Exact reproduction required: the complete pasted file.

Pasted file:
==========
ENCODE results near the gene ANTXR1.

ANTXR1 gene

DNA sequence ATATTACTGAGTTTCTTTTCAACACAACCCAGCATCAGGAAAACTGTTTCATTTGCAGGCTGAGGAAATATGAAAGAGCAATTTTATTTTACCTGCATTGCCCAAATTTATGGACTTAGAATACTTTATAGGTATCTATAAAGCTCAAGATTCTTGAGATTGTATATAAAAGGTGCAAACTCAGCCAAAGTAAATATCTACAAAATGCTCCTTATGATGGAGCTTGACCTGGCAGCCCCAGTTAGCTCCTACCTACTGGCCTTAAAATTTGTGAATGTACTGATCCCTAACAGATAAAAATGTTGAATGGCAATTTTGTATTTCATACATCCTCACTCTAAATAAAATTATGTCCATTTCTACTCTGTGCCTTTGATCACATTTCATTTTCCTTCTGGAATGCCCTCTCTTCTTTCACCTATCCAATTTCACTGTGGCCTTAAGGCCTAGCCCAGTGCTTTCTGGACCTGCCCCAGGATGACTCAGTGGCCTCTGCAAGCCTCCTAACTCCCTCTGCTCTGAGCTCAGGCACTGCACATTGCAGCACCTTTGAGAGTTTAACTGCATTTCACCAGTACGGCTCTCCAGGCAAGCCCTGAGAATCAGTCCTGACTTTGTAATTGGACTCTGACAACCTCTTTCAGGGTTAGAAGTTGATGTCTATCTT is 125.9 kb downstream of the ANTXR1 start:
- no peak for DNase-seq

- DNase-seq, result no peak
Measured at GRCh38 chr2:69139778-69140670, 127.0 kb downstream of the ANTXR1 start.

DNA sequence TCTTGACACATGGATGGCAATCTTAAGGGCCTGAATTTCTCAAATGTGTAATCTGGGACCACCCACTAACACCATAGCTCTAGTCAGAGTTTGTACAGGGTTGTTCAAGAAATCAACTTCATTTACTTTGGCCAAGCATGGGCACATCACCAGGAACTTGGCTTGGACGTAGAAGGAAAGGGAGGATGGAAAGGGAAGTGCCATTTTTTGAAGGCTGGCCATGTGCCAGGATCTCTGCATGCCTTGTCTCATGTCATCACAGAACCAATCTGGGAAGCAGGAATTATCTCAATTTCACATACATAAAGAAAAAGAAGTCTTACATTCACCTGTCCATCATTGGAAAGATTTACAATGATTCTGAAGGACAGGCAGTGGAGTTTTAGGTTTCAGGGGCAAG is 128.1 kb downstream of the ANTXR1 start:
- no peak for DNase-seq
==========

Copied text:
ENCODE results near the gene ANTXR1.

ANTXR1 gene

DNA sequence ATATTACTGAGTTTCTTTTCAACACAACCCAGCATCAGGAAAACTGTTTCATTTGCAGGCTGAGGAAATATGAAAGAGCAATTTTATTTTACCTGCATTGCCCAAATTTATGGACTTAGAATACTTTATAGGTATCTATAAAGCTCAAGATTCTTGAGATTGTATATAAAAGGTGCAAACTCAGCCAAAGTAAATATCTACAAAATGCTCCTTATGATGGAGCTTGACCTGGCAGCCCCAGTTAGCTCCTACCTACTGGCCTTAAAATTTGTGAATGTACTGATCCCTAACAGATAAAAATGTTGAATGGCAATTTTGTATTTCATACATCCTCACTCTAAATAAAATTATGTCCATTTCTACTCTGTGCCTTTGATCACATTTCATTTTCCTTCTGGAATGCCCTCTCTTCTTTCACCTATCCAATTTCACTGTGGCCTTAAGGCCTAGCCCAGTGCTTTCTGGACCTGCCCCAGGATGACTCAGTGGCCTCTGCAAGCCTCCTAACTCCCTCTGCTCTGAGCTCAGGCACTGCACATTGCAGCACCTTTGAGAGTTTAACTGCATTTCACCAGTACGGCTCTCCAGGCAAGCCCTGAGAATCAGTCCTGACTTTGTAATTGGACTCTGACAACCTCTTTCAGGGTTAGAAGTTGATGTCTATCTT is 125.9 kb downstream of the ANTXR1 start:
- no peak for DNase-seq

- DNase-seq, result no peak
Measured at GRCh38 chr2:69139778-69140670, 127.0 kb downstream of the ANTXR1 start.

DNA sequence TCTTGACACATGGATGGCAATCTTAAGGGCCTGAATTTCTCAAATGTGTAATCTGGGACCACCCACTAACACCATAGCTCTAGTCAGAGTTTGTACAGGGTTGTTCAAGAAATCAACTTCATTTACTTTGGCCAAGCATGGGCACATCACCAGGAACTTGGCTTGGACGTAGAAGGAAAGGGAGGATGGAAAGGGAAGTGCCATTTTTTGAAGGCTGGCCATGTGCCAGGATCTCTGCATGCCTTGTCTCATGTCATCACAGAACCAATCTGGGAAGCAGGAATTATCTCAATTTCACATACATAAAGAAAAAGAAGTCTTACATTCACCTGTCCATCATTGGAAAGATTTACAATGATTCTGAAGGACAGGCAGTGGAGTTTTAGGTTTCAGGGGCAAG is 128.1 kb downstream of the ANTXR1 start:
- no peak for DNase-seq